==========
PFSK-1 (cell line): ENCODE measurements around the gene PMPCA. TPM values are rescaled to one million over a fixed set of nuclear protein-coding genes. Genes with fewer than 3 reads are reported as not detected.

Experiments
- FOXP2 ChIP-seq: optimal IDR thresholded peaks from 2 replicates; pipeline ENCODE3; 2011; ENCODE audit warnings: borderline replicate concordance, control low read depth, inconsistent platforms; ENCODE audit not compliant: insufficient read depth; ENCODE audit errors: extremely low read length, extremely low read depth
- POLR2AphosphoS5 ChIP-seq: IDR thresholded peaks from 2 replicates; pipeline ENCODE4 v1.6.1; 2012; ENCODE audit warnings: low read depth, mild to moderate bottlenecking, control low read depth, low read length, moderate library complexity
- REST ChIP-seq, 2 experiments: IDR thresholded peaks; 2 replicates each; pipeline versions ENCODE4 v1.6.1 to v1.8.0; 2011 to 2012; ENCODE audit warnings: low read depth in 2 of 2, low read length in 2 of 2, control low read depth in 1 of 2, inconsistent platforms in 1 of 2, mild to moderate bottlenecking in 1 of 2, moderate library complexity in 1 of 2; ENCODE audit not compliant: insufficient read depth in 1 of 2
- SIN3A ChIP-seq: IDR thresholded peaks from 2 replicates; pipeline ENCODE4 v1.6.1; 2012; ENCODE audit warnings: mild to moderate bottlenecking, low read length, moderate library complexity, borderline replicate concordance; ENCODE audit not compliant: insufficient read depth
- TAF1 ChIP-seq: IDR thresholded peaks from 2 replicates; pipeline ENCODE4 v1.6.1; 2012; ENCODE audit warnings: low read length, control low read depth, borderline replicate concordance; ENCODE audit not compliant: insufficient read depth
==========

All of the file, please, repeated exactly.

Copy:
PFSK-1 (cell line): ENCODE measurements around the gene PMPCA. TPM values are rescaled to one million over a fixed set of nuclear protein-coding genes. Genes with fewer than 3 reads are reported as not detected.

Experiments
- FOXP2 ChIP-seq: optimal IDR thresholded peaks from 2 replicates; pipeline ENCODE3; 2011; ENCODE audit warnings: borderline replicate concordance, control low read depth, inconsistent platforms; ENCODE audit not compliant: insufficient read depth; ENCODE audit errors: extremely low read length, extremely low read depth
- POLR2AphosphoS5 ChIP-seq: IDR thresholded peaks from 2 replicates; pipeline ENCODE4 v1.6.1; 2012; ENCODE audit warnings: low read depth, mild to moderate bottlenecking, control low read depth, low read length, moderate library complexity
- REST ChIP-seq, 2 experiments: IDR thresholded peaks; 2 replicates each; pipeline versions ENCODE4 v1.6.1 to v1.8.0; 2011 to 2012; ENCODE audit warnings: low read depth in 2 of 2, low read length in 2 of 2, control low read depth in 1 of 2, inconsistent platforms in 1 of 2, mild to moderate bottlenecking in 1 of 2, moderate library complexity in 1 of 2; ENCODE audit not compliant: insufficient read depth in 1 of 2
- SIN3A ChIP-seq: IDR thresholded peaks from 2 replicates; pipeline ENCODE4 v1.6.1; 2012; ENCODE audit warnings: mild to moderate bottlenecking, low read length, moderate library complexity, borderline replicate concordance; ENCODE audit not compliant: insufficient read depth
- TAF1 ChIP-seq: IDR thresholded peaks from 2 replicates; pipeline ENCODE4 v1.6.1; 2012; ENCODE audit warnings: low read length, control low read depth, borderline replicate concordance; ENCODE audit not compliant: insufficient read depth